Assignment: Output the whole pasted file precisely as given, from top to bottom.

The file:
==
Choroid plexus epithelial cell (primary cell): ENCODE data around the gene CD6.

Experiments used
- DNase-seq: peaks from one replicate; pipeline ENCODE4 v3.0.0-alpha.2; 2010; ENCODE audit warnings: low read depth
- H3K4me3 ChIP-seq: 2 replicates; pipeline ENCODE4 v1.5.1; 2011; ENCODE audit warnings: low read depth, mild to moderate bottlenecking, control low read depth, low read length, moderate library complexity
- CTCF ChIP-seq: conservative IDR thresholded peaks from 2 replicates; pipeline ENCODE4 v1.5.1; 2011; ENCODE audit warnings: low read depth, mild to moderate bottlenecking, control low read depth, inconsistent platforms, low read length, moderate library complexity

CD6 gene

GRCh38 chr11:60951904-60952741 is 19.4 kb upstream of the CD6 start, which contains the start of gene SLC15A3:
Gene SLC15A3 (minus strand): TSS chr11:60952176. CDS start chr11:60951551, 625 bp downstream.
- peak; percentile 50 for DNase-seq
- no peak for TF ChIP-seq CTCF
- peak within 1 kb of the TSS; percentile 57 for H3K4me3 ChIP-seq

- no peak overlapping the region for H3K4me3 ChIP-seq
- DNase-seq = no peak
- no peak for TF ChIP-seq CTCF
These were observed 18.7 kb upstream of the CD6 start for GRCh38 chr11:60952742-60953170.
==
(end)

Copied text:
Choroid plexus epithelial cell (primary cell): ENCODE data around the gene CD6.

Experiments used
- DNase-seq: peaks from one replicate; pipeline ENCODE4 v3.0.0-alpha.2; 2010; ENCODE audit warnings: low read depth
- H3K4me3 ChIP-seq: 2 replicates; pipeline ENCODE4 v1.5.1; 2011; ENCODE audit warnings: low read depth, mild to moderate bottlenecking, control low read depth, low read length, moderate library complexity
- CTCF ChIP-seq: conservative IDR thresholded peaks from 2 replicates; pipeline ENCODE4 v1.5.1; 2011; ENCODE audit warnings: low read depth, mild to moderate bottlenecking, control low read depth, inconsistent platforms, low read length, moderate library complexity

CD6 gene

GRCh38 chr11:60951904-60952741 is 19.4 kb upstream of the CD6 start, which contains the start of gene SLC15A3:
Gene SLC15A3 (minus strand): TSS chr11:60952176. CDS start chr11:60951551, 625 bp downstream.
- peak; percentile 50 for DNase-seq
- no peak for TF ChIP-seq CTCF
- peak within 1 kb of the TSS; percentile 57 for H3K4me3 ChIP-seq

- no peak overlapping the region for H3K4me3 ChIP-seq
- DNase-seq = no peak
- no peak for TF ChIP-seq CTCF
These were observed 18.7 kb upstream of the CD6 start for GRCh38 chr11:60952742-60953170.